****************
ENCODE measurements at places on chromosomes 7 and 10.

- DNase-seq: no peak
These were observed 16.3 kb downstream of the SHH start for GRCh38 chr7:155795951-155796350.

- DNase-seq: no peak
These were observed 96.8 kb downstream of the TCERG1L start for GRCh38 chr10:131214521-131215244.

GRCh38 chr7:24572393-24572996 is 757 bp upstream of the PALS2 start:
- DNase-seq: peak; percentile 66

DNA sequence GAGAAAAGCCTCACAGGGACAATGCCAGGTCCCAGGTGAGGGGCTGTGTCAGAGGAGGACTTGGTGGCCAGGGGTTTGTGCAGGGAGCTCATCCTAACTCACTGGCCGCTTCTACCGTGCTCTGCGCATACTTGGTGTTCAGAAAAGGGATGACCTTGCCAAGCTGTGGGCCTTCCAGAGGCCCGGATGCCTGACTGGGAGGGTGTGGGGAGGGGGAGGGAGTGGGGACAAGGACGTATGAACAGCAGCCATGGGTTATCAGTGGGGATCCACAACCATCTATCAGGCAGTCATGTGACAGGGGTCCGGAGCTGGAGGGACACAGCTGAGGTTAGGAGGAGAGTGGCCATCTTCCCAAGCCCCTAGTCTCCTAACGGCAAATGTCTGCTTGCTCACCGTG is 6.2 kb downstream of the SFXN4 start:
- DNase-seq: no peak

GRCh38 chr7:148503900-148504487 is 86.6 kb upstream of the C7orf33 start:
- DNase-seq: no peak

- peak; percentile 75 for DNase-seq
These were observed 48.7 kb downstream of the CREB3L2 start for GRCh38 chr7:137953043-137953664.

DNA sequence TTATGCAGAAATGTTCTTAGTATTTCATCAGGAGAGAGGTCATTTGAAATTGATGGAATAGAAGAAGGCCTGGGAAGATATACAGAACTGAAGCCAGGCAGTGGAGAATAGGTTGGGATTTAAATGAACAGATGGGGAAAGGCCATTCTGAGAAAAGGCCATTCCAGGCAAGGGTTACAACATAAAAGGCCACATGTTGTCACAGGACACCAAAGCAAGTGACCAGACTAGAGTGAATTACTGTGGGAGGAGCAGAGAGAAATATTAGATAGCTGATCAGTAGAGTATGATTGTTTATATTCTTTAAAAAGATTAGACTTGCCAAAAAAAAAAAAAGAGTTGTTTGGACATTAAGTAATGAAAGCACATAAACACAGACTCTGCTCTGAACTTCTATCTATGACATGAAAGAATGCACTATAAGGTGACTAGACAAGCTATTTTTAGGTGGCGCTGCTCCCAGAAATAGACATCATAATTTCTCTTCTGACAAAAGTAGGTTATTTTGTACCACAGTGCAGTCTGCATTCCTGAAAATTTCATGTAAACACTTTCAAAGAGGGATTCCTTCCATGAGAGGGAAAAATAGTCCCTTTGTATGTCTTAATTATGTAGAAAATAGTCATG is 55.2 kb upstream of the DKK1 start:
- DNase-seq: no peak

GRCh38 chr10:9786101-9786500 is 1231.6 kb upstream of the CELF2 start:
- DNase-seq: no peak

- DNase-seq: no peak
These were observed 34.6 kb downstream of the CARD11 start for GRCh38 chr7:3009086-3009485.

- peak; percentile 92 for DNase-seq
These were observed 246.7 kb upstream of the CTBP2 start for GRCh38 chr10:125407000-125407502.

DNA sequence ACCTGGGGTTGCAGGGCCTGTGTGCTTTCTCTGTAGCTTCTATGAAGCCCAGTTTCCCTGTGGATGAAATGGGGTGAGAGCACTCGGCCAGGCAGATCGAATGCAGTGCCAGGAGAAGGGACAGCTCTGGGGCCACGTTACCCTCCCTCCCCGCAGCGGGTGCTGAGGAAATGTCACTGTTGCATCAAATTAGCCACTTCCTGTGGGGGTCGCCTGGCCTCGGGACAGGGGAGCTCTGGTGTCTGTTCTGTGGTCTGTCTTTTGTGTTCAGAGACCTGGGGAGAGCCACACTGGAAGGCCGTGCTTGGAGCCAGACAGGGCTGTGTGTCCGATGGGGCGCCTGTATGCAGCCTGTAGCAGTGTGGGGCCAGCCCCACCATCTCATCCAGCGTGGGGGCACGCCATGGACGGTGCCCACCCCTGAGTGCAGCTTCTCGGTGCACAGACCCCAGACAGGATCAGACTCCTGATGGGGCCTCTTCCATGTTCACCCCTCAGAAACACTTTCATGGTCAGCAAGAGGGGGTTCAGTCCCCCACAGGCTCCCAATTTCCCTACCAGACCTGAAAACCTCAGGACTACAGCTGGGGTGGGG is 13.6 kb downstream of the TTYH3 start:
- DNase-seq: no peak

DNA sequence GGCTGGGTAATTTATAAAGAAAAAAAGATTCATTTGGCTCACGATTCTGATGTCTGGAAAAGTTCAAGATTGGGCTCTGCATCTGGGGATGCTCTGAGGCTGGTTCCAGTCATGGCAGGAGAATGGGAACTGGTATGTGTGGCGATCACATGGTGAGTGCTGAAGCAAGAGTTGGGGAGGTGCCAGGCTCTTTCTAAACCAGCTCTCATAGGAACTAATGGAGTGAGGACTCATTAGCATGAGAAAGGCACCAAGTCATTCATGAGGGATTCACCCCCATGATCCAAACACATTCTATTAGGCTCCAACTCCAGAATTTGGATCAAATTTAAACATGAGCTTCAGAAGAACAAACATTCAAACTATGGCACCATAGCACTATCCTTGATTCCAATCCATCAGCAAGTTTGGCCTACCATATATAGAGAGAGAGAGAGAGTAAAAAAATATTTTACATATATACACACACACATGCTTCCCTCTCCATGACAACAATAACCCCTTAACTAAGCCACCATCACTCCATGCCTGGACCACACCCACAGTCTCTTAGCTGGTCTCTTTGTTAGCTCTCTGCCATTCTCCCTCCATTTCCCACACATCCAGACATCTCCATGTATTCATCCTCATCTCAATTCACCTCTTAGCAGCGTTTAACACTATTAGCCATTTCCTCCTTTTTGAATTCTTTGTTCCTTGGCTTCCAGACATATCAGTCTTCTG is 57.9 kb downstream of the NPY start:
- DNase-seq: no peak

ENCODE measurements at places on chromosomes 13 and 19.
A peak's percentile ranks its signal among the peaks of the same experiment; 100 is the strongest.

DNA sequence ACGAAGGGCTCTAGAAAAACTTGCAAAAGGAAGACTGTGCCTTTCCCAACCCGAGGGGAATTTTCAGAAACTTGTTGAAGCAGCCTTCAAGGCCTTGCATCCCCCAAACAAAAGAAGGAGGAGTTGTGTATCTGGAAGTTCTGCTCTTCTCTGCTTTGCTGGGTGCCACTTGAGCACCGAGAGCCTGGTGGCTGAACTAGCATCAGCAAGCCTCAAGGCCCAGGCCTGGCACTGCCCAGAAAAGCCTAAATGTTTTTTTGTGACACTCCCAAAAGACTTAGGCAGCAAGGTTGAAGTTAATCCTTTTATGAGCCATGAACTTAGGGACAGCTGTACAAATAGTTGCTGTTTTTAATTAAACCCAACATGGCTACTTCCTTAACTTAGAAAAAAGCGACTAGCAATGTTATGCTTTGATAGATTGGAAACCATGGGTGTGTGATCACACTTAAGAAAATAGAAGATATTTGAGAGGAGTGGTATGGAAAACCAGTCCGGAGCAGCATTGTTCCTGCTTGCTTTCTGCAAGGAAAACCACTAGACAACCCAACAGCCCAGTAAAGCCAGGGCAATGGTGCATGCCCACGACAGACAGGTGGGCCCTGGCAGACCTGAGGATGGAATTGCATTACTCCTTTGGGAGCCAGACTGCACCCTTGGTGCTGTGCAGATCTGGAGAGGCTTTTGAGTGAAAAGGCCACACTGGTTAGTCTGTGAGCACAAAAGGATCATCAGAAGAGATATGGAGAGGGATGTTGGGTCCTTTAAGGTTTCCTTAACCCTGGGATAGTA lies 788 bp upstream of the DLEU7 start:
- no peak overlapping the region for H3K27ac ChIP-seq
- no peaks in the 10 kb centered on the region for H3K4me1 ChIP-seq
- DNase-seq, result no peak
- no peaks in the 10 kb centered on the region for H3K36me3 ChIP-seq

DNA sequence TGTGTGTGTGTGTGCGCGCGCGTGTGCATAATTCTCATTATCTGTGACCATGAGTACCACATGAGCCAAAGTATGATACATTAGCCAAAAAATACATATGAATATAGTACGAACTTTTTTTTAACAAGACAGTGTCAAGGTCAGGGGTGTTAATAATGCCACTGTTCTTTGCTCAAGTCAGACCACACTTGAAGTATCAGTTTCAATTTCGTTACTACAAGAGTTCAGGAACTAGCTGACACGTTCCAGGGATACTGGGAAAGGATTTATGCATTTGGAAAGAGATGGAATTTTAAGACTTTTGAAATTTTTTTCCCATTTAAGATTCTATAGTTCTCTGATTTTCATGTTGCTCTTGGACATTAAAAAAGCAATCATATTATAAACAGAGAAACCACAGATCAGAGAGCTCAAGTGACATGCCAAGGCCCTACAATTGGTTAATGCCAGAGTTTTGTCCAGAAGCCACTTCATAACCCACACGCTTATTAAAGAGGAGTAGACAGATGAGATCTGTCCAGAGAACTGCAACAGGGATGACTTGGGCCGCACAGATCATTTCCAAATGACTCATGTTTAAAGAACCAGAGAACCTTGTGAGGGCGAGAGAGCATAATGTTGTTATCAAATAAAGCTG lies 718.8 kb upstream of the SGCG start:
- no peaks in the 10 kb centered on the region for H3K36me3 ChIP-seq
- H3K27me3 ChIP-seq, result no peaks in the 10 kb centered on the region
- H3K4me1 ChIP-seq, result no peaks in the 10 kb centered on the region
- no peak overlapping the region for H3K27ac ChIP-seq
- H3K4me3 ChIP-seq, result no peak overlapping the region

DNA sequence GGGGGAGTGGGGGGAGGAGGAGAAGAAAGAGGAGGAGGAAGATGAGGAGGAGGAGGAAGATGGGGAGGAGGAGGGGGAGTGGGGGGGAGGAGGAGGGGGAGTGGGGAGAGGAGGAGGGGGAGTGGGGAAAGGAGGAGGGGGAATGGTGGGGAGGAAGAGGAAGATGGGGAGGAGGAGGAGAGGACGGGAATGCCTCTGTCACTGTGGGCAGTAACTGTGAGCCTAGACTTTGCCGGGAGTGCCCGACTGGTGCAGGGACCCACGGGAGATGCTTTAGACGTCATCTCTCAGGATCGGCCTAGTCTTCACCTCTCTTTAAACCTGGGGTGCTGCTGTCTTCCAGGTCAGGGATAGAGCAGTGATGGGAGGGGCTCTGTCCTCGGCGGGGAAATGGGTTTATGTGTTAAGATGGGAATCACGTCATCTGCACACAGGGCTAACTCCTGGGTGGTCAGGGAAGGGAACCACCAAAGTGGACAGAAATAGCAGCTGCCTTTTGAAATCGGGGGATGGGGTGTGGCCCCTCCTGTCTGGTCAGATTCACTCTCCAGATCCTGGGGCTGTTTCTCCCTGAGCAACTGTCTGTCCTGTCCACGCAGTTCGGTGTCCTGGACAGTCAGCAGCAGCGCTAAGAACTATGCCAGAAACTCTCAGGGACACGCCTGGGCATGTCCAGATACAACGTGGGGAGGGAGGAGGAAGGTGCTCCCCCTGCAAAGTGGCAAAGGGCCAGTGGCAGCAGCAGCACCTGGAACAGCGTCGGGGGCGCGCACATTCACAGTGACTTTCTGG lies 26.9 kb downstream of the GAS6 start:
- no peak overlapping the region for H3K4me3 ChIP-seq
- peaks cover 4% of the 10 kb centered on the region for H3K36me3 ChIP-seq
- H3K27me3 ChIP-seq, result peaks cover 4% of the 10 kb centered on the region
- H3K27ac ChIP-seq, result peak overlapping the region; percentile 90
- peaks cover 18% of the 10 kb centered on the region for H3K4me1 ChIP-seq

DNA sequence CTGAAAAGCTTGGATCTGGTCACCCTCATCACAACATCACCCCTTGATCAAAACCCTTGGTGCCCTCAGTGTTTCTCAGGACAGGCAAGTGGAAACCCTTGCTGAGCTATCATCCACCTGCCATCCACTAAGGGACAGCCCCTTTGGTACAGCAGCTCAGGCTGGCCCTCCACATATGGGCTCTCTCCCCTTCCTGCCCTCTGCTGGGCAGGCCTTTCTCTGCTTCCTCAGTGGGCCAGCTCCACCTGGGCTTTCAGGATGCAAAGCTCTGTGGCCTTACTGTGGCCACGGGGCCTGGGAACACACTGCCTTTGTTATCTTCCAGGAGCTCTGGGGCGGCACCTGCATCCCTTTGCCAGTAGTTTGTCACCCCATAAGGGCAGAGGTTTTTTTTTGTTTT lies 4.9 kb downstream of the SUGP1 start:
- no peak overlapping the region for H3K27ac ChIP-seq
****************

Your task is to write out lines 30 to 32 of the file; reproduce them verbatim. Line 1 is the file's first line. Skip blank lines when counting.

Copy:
- no peaks in the 10 kb centered on the region for H3K4me1 ChIP-seq
- DNase-seq, result no peak
- no peaks in the 10 kb centered on the region for H3K36me3 ChIP-seq